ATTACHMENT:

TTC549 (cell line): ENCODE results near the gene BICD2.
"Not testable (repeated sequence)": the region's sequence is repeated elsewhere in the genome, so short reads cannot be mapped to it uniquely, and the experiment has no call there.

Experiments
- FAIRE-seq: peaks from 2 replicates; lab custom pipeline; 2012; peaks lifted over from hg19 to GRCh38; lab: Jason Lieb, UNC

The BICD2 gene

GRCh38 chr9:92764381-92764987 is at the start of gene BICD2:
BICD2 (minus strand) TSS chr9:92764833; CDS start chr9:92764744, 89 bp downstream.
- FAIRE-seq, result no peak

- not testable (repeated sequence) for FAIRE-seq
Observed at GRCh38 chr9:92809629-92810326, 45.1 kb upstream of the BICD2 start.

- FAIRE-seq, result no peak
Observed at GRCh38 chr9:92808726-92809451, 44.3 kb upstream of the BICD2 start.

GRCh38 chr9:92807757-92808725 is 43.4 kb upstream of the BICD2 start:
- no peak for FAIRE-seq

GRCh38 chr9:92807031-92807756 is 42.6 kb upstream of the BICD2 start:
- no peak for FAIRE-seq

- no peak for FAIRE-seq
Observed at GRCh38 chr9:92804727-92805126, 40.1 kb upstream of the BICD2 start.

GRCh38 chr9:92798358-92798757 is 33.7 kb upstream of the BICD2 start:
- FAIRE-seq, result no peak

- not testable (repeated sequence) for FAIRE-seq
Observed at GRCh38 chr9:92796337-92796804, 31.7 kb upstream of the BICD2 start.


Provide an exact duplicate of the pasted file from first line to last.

TTC549 (cell line): ENCODE results near the gene BICD2.
"Not testable (repeated sequence)": the region's sequence is repeated elsewhere in the genome, so short reads cannot be mapped to it uniquely, and the experiment has no call there.

Experiments
- FAIRE-seq: peaks from 2 replicates; lab custom pipeline; 2012; peaks lifted over from hg19 to GRCh38; lab: Jason Lieb, UNC

The BICD2 gene

GRCh38 chr9:92764381-92764987 is at the start of gene BICD2:
BICD2 (minus strand) TSS chr9:92764833; CDS start chr9:92764744, 89 bp downstream.
- FAIRE-seq, result no peak

- not testable (repeated sequence) for FAIRE-seq
Observed at GRCh38 chr9:92809629-92810326, 45.1 kb upstream of the BICD2 start.

- FAIRE-seq, result no peak
Observed at GRCh38 chr9:92808726-92809451, 44.3 kb upstream of the BICD2 start.

GRCh38 chr9:92807757-92808725 is 43.4 kb upstream of the BICD2 start:
- no peak for FAIRE-seq

GRCh38 chr9:92807031-92807756 is 42.6 kb upstream of the BICD2 start:
- no peak for FAIRE-seq

- no peak for FAIRE-seq
Observed at GRCh38 chr9:92804727-92805126, 40.1 kb upstream of the BICD2 start.

GRCh38 chr9:92798358-92798757 is 33.7 kb upstream of the BICD2 start:
- FAIRE-seq, result no peak

- not testable (repeated sequence) for FAIRE-seq
Observed at GRCh38 chr9:92796337-92796804, 31.7 kb upstream of the BICD2 start.